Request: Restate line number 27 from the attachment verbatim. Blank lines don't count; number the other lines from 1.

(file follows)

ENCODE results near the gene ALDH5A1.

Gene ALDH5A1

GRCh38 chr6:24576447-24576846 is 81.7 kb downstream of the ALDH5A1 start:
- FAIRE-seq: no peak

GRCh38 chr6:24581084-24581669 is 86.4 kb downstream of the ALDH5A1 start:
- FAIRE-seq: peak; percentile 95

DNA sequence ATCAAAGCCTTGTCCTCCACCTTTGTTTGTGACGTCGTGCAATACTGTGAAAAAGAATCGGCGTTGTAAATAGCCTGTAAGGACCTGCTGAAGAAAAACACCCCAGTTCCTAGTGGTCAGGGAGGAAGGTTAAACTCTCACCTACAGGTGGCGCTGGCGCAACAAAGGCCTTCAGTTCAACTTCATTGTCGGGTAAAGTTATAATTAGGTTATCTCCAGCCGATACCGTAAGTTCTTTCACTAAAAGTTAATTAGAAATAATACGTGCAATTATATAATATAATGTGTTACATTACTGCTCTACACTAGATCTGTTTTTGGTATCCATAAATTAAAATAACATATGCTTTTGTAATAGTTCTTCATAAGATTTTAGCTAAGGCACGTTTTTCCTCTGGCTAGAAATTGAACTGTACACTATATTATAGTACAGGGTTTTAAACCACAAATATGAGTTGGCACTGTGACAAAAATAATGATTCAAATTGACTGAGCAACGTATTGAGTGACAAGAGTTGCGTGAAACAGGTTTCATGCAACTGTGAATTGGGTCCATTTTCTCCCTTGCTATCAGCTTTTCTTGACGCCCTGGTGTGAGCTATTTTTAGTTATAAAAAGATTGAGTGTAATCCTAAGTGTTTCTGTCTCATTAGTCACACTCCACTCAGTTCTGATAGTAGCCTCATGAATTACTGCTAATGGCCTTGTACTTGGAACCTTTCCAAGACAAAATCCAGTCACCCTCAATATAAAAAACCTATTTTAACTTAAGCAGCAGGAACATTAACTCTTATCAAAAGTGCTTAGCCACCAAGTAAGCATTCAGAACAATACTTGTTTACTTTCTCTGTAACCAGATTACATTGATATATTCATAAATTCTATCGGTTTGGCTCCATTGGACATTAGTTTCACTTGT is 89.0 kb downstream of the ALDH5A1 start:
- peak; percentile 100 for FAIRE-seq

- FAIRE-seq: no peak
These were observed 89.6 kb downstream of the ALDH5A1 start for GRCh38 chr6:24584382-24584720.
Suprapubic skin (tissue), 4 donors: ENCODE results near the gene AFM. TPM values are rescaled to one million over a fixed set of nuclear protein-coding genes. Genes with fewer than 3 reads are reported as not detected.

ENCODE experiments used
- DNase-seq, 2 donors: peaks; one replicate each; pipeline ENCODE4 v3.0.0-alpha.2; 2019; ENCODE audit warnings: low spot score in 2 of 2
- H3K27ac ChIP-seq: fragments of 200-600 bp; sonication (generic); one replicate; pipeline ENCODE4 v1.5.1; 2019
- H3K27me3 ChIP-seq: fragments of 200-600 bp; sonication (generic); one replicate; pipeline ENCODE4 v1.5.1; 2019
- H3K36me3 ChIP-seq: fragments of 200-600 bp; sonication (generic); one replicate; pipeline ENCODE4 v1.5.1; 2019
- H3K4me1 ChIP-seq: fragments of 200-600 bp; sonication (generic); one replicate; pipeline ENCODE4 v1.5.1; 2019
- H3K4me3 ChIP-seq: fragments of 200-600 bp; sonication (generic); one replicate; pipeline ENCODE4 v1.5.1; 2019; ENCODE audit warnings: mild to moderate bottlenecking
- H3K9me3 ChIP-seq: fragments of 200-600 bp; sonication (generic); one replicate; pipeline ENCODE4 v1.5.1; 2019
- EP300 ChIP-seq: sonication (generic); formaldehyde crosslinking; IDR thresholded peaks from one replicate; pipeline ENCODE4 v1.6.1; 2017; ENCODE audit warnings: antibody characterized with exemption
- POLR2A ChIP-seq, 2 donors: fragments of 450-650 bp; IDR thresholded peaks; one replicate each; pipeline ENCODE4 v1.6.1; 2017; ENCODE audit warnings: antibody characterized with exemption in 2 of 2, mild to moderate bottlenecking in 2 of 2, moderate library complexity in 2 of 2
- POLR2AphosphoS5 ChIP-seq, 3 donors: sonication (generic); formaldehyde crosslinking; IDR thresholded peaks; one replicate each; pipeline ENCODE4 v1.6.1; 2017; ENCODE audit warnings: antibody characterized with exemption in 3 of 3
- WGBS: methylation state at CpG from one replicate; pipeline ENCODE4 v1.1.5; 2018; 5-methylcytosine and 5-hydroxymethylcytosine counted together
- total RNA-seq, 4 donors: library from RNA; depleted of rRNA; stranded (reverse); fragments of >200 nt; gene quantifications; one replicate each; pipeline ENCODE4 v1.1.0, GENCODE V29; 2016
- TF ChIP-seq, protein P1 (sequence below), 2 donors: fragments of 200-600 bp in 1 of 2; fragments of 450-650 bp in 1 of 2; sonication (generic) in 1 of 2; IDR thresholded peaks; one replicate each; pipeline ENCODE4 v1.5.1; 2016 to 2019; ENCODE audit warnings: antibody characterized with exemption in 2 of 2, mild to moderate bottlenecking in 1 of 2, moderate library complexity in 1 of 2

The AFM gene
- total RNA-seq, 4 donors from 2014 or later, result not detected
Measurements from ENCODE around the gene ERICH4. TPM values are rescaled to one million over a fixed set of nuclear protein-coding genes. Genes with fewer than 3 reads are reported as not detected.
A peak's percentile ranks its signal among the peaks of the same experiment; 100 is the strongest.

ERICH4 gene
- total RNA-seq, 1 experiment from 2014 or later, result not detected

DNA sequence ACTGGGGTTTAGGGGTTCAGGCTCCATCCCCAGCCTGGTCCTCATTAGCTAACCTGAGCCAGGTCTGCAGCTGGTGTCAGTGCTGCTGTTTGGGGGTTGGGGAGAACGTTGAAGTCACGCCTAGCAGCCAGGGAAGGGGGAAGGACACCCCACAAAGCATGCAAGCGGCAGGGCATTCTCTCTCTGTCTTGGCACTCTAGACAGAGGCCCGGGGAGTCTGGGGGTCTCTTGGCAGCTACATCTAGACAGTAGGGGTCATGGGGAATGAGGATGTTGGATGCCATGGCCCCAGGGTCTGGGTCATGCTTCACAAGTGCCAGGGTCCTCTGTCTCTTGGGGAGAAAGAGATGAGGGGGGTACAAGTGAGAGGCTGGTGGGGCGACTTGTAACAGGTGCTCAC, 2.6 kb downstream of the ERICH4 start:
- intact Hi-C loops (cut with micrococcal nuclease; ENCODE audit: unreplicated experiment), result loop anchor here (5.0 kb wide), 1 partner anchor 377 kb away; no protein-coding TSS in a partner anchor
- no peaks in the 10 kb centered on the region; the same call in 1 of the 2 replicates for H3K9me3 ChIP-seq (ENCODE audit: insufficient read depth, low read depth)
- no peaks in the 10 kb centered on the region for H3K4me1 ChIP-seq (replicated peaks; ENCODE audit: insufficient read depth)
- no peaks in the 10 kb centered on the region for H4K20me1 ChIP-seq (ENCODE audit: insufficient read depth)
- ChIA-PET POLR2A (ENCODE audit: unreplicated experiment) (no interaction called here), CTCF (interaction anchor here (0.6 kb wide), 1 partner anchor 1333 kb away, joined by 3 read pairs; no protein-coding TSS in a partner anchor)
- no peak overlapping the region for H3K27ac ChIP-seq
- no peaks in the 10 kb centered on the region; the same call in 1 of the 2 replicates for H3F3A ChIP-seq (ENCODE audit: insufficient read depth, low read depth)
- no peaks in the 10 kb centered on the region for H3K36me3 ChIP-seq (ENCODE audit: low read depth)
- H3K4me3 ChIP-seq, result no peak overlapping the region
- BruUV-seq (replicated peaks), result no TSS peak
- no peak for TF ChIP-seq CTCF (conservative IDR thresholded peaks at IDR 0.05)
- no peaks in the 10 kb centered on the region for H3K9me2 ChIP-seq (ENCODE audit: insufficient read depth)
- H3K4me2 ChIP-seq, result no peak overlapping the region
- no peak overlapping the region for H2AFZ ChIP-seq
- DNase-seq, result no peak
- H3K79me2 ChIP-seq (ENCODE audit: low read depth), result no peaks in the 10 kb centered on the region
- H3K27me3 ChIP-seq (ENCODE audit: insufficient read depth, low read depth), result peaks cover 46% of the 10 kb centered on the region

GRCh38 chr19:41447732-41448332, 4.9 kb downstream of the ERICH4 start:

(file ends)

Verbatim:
- total RNA-seq, 4 donors from 2014 or later, result not detected